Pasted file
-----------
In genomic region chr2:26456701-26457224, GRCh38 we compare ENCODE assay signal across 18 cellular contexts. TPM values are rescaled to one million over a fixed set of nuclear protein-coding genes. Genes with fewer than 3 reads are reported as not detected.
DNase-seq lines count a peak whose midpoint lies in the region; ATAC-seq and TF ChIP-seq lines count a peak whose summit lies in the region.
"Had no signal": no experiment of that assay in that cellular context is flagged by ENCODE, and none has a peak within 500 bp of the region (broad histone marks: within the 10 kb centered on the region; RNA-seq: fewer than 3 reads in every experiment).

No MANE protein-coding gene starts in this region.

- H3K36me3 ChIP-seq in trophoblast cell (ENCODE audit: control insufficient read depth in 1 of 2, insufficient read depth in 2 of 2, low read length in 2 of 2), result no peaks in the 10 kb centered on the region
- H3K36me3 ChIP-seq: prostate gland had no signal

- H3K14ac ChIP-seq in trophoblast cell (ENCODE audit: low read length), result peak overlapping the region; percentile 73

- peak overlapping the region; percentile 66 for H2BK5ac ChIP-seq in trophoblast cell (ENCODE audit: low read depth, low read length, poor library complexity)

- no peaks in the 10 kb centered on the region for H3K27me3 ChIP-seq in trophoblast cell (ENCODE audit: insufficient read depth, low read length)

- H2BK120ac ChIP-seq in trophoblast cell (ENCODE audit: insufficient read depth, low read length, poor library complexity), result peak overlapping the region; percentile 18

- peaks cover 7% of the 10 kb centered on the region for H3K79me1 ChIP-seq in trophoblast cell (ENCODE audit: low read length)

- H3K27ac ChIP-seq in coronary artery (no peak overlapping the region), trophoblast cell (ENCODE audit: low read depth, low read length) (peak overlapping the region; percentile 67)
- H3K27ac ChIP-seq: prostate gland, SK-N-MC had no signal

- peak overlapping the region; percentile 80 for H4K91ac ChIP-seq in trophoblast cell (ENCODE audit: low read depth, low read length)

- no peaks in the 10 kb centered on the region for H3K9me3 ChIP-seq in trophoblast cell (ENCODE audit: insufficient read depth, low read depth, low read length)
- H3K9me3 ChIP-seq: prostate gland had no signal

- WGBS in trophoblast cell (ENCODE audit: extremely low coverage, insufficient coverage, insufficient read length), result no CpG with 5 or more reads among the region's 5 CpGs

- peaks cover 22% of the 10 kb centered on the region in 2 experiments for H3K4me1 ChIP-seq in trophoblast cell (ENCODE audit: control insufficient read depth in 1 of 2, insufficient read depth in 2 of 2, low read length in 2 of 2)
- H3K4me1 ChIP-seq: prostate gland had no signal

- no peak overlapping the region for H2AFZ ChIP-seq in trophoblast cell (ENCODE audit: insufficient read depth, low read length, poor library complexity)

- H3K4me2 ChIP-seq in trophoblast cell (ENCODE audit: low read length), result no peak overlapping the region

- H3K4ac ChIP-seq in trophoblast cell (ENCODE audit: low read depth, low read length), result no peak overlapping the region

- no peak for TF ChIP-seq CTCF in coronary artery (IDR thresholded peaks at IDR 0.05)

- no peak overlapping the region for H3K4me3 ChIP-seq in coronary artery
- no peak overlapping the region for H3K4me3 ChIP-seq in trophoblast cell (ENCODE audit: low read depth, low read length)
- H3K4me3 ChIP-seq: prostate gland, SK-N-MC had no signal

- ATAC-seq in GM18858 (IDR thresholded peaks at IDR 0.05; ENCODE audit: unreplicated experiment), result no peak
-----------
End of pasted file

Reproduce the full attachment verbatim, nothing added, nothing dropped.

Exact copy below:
In genomic region chr2:26456701-26457224, GRCh38 we compare ENCODE assay signal across 18 cellular contexts. TPM values are rescaled to one million over a fixed set of nuclear protein-coding genes. Genes with fewer than 3 reads are reported as not detected.
DNase-seq lines count a peak whose midpoint lies in the region; ATAC-seq and TF ChIP-seq lines count a peak whose summit lies in the region.
"Had no signal": no experiment of that assay in that cellular context is flagged by ENCODE, and none has a peak within 500 bp of the region (broad histone marks: within the 10 kb centered on the region; RNA-seq: fewer than 3 reads in every experiment).

No MANE protein-coding gene starts in this region.

- H3K36me3 ChIP-seq in trophoblast cell (ENCODE audit: control insufficient read depth in 1 of 2, insufficient read depth in 2 of 2, low read length in 2 of 2), result no peaks in the 10 kb centered on the region
- H3K36me3 ChIP-seq: prostate gland had no signal

- H3K14ac ChIP-seq in trophoblast cell (ENCODE audit: low read length), result peak overlapping the region; percentile 73

- peak overlapping the region; percentile 66 for H2BK5ac ChIP-seq in trophoblast cell (ENCODE audit: low read depth, low read length, poor library complexity)

- no peaks in the 10 kb centered on the region for H3K27me3 ChIP-seq in trophoblast cell (ENCODE audit: insufficient read depth, low read length)

- H2BK120ac ChIP-seq in trophoblast cell (ENCODE audit: insufficient read depth, low read length, poor library complexity), result peak overlapping the region; percentile 18

- peaks cover 7% of the 10 kb centered on the region for H3K79me1 ChIP-seq in trophoblast cell (ENCODE audit: low read length)

- H3K27ac ChIP-seq in coronary artery (no peak overlapping the region), trophoblast cell (ENCODE audit: low read depth, low read length) (peak overlapping the region; percentile 67)
- H3K27ac ChIP-seq: prostate gland, SK-N-MC had no signal

- peak overlapping the region; percentile 80 for H4K91ac ChIP-seq in trophoblast cell (ENCODE audit: low read depth, low read length)

- no peaks in the 10 kb centered on the region for H3K9me3 ChIP-seq in trophoblast cell (ENCODE audit: insufficient read depth, low read depth, low read length)
- H3K9me3 ChIP-seq: prostate gland had no signal

- WGBS in trophoblast cell (ENCODE audit: extremely low coverage, insufficient coverage, insufficient read length), result no CpG with 5 or more reads among the region's 5 CpGs

- peaks cover 22% of the 10 kb centered on the region in 2 experiments for H3K4me1 ChIP-seq in trophoblast cell (ENCODE audit: control insufficient read depth in 1 of 2, insufficient read depth in 2 of 2, low read length in 2 of 2)
- H3K4me1 ChIP-seq: prostate gland had no signal

- no peak overlapping the region for H2AFZ ChIP-seq in trophoblast cell (ENCODE audit: insufficient read depth, low read length, poor library complexity)

- H3K4me2 ChIP-seq in trophoblast cell (ENCODE audit: low read length), result no peak overlapping the region

- H3K4ac ChIP-seq in trophoblast cell (ENCODE audit: low read depth, low read length), result no peak overlapping the region

- no peak for TF ChIP-seq CTCF in coronary artery (IDR thresholded peaks at IDR 0.05)

- no peak overlapping the region for H3K4me3 ChIP-seq in coronary artery
- no peak overlapping the region for H3K4me3 ChIP-seq in trophoblast cell (ENCODE audit: low read depth, low read length)
- H3K4me3 ChIP-seq: prostate gland, SK-N-MC had no signal

- ATAC-seq in GM18858 (IDR thresholded peaks at IDR 0.05; ENCODE audit: unreplicated experiment), result no peak